For the language, $L(aa^*ba) \cup L(abbb^*)$ and the grammar

\begin{align*}S&\to aAba \mid abbB\\ A &\to Aa \mid \lambda\\ B &\to Bb \mid \lambda \end{align*}

Would the grammar above constitute as LL? I'm having trouble recognizing what exactly constitutes an LL grammar.

  • $\begingroup$ Have you tried applying the definition? Where did you get stuck? Have you studied the definition? What resources/textbooks have you consulted? What prevents you from figuring out the answer on your own? We're happy to help you understand concepts but just solving this particular exercise for you is unlikely to achieve that. $\endgroup$
    – D.W.
    Apr 11 '18 at 20:27

An LL grammar is a grammar that can be parsed by an LL parser. An LL parser is a parser which parses input from Left-to-right and constructs a Leftmost derivation of the sentence. (https://en.wikipedia.org/wiki/LL_grammar).

The explanation is still a bit confusing, so it's easier to think of it that by looking at only a portion of the input string, we can predict exactly which production rule to apply.

In the grammar you've given: $L(aa^*ba) \cup L(abbb^*)$

which has the production rules:

$$S \rightarrow aAba | abbB$$ $$A \rightarrow aA | \lambda$$ $$B \rightarrow Bb | \lambda$$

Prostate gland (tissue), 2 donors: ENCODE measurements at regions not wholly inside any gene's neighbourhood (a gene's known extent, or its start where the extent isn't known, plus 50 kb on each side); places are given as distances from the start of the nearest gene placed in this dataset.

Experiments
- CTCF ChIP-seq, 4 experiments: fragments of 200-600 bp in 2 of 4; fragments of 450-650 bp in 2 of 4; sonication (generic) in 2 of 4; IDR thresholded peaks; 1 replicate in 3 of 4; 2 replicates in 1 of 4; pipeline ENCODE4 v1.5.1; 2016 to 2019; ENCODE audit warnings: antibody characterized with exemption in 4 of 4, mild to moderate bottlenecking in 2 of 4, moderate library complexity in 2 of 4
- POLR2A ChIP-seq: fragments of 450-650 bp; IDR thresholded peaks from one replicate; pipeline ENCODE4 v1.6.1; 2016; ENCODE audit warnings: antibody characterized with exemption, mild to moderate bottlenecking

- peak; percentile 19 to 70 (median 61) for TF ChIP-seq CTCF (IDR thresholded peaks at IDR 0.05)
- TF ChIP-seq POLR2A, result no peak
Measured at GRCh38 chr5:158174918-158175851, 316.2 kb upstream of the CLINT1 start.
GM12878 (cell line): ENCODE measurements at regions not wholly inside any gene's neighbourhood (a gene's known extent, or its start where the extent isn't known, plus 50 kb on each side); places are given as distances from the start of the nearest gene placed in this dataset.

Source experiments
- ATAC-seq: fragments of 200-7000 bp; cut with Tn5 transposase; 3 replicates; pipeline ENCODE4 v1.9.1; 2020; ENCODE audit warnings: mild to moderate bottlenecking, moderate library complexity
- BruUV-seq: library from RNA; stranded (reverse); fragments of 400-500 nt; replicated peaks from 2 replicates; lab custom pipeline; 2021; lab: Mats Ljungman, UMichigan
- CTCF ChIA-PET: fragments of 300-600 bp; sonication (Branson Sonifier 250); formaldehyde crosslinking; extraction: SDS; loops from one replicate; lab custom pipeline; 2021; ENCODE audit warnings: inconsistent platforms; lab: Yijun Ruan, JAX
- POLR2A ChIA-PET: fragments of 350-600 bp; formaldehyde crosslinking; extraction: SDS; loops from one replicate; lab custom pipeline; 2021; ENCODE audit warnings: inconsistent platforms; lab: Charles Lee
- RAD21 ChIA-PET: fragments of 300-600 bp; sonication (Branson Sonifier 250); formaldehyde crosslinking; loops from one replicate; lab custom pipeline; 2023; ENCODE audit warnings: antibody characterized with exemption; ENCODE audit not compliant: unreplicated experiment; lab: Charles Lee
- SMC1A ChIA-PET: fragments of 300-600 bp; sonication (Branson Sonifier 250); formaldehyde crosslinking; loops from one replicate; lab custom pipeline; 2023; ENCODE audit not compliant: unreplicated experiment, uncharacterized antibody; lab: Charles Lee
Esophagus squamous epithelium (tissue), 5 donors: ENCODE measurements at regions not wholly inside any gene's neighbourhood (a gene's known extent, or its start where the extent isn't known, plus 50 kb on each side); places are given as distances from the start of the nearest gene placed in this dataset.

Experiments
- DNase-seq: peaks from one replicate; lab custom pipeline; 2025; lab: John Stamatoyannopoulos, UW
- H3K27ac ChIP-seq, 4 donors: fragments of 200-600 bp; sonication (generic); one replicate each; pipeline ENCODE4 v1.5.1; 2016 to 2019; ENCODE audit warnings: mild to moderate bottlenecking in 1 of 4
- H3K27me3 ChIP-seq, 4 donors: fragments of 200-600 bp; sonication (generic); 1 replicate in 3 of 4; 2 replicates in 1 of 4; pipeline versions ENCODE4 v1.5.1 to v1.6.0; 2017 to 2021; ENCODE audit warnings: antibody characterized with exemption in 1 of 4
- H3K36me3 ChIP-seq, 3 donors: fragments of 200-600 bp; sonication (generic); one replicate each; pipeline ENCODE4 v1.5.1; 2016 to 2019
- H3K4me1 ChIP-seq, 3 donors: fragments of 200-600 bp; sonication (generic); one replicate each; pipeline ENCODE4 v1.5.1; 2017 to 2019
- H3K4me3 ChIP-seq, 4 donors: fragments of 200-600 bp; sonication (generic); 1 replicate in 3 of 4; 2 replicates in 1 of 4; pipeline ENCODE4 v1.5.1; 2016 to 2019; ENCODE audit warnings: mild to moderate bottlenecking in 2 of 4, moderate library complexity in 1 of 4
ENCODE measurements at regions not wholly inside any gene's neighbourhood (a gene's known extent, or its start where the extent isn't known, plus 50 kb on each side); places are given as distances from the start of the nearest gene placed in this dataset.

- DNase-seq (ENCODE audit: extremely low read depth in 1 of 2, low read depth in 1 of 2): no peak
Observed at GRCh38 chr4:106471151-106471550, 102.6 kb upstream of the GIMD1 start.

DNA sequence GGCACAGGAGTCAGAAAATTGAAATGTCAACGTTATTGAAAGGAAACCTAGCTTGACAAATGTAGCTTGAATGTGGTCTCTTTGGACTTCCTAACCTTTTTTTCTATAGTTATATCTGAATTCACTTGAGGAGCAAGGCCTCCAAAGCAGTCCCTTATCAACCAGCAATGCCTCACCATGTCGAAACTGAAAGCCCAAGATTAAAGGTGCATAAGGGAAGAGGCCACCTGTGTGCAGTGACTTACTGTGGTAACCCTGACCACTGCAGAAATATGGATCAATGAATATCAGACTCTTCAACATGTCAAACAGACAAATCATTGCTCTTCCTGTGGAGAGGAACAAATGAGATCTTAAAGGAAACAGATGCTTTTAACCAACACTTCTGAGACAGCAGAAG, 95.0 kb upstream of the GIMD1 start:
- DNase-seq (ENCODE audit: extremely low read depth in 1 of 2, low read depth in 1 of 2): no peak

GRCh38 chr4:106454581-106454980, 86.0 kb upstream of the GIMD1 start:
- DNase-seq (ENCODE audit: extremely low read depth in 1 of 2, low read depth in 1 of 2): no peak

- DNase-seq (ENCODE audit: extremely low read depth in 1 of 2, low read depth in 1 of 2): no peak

this grammar is the union of all strings which start with either an arbitrary amount of $a$'s or an $ab$.

Remember what I mentioned earlier about LL grammars parsing strings from left to right, and that we'd be able to predict which production rule to use by looking at a portion of the input string? This specific grammar satisfies these properties, and is therefore LL.

Let's look at an example:

Say we're given the strings $aaaaaba$ and $abbbbb$. Starting from the left, how many input characters must we read to see which production rule to use?

The answer is two.

All strings in the grammar $L(aa^*ba) \cup L(abbb^*)$ start with an $a$, and if the second character of the input string is also an $a$, then we must use the production

$$S \rightarrow aAba$$

and if the second character is a $b$ then we must use the production

$$S \rightarrow abbB$$

The only basic concept to keep in mind when dealing with LL grammars is whether or not you can accurately predict which production rule to use when only looking at a portion of the string.

I hope this helped, and if I either missed something or didn't explain sufficiently please feel free to correct me.


Your Answer

By clicking “Post Your Answer”, you agree to our terms of service, privacy policy and cookie policy

Not the answer you're looking for? Browse other questions tagged or ask your own question.